26. I just pulled out my Lefse recipe card that I wrote out about 25 years ago while I was being taught how to make Lefse by my husbands grandmother. She was from Nesna, Norway and came here in 1906. There are NO potatoes in her lefse. Here are the ingredients:

    2 eggs
    1 sm canned milk, add sour cream to = 1 cup
    1/2 cube of butter, melted
    3/4 cup sugar
    1 tsp soda(use slightly less)
    1/2 tsp cardamom
    1/2 tsp salt
    approx 2-1/2 cups flour

    Roll into thin rounds. She baked on a cookie sheet in a 400 oven, using a lefse stick to turn. They were stored flat in a tin, becoming crispy as they cooled. To eat, they were placed between 2 wet towels for a few hours, then spread with butter and a sugar cinamon mixture. They were left flat and covered with a 2nd lefse sheet that had been softened. They were cut into triangles to serve. I had never seen them rolled.

  27. In response to the author of “lefse recipe no potatoes” and other miscellaneous matters: Definitely is such a thing. As a matter of fact in the old days in Norway there were women who would go around to the farms and stay several days to make up winter supply of lefse. It was hard lefse (like a cracker) that could be stored for long periods of time and then reconstituted with hot or warm water. As anyone knows, even with refrigeration, potatoe lefse will last only so long (unless it’s the store bought variety with preservatives – who wants that?). Also I once read that the men who would go to sea during the fishing sea were required to provide part of their own food and would be sent off with a supply of hard lefse. I make a hard lefse of this type without potatoes during the holidays. The hard lefse always disappears before the potatoes lefse. It’s delicious.

  28. I decided to research this burning question-it’s a good thing my grandparents made sure we could all speak Norwegian-and was able to find the earliest records of cultivation of potatoes in Norway. A pastor received some seed potatoes from a Scottish acquaintance and found that they did well in his Hordaland garden.It probably took no time at all for the clever Norwegian ladies to start incorporating the new veg into all areas of cooking,notably to our delight lefse.But until the year 1758 there were No Spuds in Norway.


  29. Mormor taught me to make “Hardanger Lefsa” with wheatflour, milk, brownsugar, and egg (no potato, no lard). It’s rolled out with the corrugated rolling pin, baked in the oven and set aside in the pantry. When guests are expected, the sheets of hard lefsa are softened between damp dishtowels, spread with butter sugar and cinnamon and served with coffee!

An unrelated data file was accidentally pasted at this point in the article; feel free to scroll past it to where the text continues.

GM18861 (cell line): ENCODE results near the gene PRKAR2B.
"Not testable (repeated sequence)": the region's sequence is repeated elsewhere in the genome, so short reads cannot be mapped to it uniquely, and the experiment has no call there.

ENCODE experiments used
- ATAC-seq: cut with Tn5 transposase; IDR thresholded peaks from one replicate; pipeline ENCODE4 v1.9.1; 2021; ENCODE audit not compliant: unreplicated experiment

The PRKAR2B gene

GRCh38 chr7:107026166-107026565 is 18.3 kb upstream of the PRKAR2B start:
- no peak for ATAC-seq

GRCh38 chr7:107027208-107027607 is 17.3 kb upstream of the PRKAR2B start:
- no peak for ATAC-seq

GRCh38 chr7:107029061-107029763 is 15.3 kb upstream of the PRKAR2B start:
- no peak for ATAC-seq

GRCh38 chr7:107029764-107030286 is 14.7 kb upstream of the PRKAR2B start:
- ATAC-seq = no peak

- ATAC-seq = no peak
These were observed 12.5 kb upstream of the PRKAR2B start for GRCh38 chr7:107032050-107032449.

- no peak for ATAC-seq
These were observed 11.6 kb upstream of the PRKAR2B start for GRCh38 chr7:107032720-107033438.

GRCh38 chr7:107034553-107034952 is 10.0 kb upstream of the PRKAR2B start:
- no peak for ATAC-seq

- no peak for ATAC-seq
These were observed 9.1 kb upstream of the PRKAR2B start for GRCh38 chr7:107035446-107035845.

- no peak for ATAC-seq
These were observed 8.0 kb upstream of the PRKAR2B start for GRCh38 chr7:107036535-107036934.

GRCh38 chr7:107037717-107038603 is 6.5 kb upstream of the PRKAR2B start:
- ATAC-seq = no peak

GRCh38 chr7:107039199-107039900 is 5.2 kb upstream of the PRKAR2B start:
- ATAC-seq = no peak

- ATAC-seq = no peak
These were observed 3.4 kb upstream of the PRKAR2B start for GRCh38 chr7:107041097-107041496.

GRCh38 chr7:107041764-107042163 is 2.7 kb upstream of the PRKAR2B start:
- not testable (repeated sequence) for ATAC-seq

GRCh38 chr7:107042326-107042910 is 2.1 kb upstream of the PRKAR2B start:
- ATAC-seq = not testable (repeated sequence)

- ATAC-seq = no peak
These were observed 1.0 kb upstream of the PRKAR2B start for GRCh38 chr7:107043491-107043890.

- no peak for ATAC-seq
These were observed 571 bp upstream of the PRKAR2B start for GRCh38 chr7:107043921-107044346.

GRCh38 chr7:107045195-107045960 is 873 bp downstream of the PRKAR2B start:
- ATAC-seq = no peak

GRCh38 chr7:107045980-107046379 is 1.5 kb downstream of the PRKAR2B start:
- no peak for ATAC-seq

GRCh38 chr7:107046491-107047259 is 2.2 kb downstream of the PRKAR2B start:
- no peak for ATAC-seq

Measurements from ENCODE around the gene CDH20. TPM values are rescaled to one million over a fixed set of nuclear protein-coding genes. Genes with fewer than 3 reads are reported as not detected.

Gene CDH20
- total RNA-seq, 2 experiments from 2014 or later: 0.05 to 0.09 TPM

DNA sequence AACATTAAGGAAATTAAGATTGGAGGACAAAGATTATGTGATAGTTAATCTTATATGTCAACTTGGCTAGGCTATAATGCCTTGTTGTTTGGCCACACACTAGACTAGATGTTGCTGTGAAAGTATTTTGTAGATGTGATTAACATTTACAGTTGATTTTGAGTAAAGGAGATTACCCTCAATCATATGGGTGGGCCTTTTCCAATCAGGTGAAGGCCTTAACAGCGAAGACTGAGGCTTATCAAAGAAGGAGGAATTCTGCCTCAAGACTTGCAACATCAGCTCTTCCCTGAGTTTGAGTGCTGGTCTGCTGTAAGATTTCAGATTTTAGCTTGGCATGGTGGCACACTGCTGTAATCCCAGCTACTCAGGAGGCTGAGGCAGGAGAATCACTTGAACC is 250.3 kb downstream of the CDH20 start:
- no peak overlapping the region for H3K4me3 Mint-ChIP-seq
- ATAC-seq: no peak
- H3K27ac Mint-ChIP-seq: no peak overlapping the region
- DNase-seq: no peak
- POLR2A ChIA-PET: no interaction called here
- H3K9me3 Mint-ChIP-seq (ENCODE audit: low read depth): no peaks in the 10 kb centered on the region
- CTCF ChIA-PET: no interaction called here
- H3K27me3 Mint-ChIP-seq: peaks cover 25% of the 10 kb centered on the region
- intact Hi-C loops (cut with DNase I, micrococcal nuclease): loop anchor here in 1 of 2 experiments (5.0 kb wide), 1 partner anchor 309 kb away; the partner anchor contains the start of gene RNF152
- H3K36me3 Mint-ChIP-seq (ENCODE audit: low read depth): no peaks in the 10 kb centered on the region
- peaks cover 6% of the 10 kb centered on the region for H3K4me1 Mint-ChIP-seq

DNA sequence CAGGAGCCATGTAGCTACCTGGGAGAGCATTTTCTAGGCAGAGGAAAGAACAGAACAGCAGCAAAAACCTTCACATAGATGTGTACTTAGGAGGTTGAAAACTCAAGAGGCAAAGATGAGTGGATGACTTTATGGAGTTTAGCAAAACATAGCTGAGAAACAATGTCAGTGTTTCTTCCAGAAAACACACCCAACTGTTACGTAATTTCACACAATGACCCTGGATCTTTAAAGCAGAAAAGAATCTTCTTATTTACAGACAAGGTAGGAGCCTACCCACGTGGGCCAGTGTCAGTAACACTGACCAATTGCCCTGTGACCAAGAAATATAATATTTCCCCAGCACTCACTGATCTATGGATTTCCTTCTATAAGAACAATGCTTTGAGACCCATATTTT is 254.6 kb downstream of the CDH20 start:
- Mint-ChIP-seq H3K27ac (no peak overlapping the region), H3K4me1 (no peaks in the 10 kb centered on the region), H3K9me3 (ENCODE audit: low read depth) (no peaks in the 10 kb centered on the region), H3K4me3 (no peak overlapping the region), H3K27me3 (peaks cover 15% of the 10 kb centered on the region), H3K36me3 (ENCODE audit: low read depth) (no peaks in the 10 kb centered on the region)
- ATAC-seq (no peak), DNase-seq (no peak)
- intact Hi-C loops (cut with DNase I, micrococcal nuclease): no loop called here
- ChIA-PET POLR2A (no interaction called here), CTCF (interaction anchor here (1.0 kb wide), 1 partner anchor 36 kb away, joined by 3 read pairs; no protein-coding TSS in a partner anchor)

• Linda – my mom made lephsa without potatoes – it has sour cream – baking powder – honey or syrup – melted lard and flour.

      We roll out the dough and keep it soft between damp towels and then make a cinnamon spread with sugar & butter and put between 2 sheets. My family love it.

  30. Reading about all of these Norwegians makes me homesick for Iowa. I, too was reared with “hard” lefse. My grandma made potato cakes that taste like the potato lefse.

    • My Grandma Iola, also made lefse without potatoes and this is how my family still does it. We think it is the best and do not care for potato lefse. I remember her telling the story of her (our) ancestors immigration when we would make lefse for Christmas. They came from Norway sometime in the 1850’s. They brought with them a cow and crocks of this lefse which had been dried. They would milk the cow and rehydrate the lefse. They were strong, amazing people and I feel honored to be able to carry on this tradition with my own children.

  31. You couldn’t be more wrong. Lefse is regional. My family has always made flour lefse and consider the potato variety a mistake.

  32. I just found this thread. I’ve been looking for Hardanger Lefse for a long time. My dad is 80+ and wanting some. All my friends make potatoe lefse. This thread is so helpful. I look forward to trying some of these recipes.

    • There is a gal on YouTube that makes Hardanger Lefse and she is from Norway. Her channel is Norwegian Teacher and her name is Karin.